Media: Kewtown demands inclusion in City renovations

10 08 2009

2009-08-10 14:15:33 – Cape Argus and Voice of the Cape

The Athlone Anti-Eviction Campaign has been going door-to-door in Kewtown gathering support for a petition against what it claims is the City’s lack of proper planning for the area. The campaign said yesterday it was attempting to ensure that the voices of residents of the area were heard.

But the City has hit back, saying that a consultation process is still under way and that community liaison officers and steering committees have been appointed. Grace Blouw, the city’s manager for existing housing, said a dedicated, substantial communication campaign was being run as part of the city’s planning efforts in the area.

The anti-eviction campaign said the petition would be used as a platform from which to launch a campaign that would include a list of demands being formally submitted to the city authorities, challenging the planned renovation of the area. Although upgrades were in the pipeline, an angry community claimed it had been excluded from the process. And it wanted to see work in the area given to unemployed people who lived there, rather than to outside contractors.

Last month, the Cape Argus reported that Kewtown was among 10 areas in which nearly 8 000 council houses and flats had been targeted for upgrading. Upgrades include maintenance repairs, internal and external painting, and general improvements to the outside facilities. At the time, the City acknowledged that a “planned programme” was needed to remedy the various problems in the ageing homes, such as damp and defective plumbing.

The revamp is part of a national upgrade programme, funded by the City’s annual housing subsidy allocation. The July 22 report said project steering committees were established in each of the areas for community liaison, and that funding approval had already been given for Kewtown, Scottsville and Scottsdene.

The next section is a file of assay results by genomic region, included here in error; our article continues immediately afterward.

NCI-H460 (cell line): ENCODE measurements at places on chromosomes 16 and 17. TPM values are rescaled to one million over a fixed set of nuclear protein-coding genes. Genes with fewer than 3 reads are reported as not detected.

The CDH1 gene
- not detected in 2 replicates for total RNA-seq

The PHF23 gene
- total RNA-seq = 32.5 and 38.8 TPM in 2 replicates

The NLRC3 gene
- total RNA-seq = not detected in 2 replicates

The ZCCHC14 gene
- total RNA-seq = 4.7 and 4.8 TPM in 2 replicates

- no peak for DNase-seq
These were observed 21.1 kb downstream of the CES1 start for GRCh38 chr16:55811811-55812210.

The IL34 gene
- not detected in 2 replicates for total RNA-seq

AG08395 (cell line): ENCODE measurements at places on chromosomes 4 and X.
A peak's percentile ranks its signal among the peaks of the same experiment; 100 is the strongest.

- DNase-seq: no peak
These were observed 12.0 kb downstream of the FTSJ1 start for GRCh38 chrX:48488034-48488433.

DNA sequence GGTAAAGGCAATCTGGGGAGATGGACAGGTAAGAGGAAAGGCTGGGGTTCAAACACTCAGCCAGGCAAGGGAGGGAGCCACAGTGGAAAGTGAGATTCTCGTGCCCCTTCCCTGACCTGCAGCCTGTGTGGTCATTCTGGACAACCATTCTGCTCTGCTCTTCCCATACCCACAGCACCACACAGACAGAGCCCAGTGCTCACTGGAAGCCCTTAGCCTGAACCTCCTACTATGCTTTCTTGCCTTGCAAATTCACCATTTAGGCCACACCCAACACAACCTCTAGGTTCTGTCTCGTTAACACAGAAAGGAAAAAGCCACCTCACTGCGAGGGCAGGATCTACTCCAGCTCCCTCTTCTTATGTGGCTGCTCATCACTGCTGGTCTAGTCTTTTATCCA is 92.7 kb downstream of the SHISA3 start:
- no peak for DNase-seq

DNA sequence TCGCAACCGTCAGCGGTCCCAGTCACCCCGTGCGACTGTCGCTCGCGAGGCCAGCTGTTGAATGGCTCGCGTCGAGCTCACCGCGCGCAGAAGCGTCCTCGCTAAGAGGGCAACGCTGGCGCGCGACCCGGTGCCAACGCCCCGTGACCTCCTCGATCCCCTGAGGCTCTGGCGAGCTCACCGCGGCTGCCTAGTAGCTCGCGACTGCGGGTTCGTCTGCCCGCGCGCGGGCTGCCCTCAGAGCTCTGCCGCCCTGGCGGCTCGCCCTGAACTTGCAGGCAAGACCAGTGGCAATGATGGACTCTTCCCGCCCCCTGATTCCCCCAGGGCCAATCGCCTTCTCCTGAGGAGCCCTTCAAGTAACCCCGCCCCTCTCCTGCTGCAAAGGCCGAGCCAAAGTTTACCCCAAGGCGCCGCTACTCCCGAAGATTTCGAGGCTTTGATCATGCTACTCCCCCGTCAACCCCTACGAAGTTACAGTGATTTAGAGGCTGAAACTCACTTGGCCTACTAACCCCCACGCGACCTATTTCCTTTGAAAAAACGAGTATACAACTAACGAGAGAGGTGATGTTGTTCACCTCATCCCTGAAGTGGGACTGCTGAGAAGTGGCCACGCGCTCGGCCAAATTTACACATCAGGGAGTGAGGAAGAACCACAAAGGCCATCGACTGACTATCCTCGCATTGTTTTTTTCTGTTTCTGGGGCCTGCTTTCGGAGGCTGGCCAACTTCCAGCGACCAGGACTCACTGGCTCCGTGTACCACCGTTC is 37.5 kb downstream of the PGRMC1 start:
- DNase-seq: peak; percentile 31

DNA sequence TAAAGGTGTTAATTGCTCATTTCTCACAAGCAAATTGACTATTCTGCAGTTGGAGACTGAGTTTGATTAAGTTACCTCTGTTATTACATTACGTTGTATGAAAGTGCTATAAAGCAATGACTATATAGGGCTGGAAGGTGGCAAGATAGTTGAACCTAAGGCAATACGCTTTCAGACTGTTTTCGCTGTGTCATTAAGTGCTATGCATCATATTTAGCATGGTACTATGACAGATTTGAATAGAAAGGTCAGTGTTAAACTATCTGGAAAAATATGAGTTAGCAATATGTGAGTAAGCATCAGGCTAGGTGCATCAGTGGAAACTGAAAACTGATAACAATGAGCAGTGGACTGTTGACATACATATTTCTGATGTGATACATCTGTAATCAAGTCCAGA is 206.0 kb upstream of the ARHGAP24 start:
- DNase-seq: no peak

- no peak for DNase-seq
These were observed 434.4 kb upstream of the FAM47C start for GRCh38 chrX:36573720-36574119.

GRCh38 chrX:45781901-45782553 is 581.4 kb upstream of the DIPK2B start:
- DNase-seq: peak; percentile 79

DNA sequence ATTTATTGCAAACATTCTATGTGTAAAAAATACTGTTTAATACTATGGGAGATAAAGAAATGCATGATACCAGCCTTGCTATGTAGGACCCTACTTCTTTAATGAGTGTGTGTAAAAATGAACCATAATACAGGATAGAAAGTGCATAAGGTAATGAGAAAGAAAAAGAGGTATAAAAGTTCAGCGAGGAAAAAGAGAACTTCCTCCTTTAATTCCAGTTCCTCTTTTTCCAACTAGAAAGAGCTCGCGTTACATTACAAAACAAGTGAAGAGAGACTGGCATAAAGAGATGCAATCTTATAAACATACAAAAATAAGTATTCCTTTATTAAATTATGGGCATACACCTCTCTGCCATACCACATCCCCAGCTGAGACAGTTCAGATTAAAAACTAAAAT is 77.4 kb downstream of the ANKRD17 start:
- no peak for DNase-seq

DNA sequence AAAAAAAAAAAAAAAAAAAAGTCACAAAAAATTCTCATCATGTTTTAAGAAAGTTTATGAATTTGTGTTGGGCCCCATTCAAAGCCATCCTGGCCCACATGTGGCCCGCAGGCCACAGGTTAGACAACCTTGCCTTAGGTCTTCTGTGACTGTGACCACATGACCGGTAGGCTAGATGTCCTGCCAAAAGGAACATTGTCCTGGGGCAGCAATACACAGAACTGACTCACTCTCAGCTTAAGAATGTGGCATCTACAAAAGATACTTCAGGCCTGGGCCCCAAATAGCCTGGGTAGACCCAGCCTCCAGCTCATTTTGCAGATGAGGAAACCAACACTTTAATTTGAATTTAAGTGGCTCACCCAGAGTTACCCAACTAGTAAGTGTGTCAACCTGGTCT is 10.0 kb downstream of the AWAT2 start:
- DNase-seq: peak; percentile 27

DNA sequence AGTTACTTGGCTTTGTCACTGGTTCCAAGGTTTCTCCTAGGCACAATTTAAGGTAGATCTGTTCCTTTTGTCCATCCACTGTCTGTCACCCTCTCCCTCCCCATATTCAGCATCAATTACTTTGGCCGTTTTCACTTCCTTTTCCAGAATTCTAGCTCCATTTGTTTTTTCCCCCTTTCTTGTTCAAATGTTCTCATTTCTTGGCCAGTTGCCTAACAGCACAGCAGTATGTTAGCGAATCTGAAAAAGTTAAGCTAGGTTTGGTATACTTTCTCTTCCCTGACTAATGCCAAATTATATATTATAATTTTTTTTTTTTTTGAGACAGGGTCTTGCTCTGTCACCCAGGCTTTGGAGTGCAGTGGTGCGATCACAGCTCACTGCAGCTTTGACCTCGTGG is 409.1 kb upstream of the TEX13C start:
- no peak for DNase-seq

But yesterday Manuel Dyers, a Kewtown community representative, said the City needed to try to better understand the needs of the people. “We appreciate them dealing with our housing issues, but that’s just one of our problems. We are struggling with unemployment and instead of looking for a handout, we are willing to work for it,” he said. Blouw said it was part of the City’s strategy to appoint local people as far as possible for the work.

“Obviously, this depends on the skills available among local communities, because it is essential that the people who do the work do it properly. This project has not even gone to tender yet and we are still finalising the kind of temporary housing and how it will be set up,” Blouw said.

Residents also expressed concern over having to temporarily leave their homes during the renovations, despite alternative accommodation being provided. Mahierah Adams, a 40-year-old mother of two, said although her home was in bad shape, it was still better than any of the City’s temporary homes. “They want us to stay in those big containers with no heat. I want my children to be warm at night.” CAPE ARGUS

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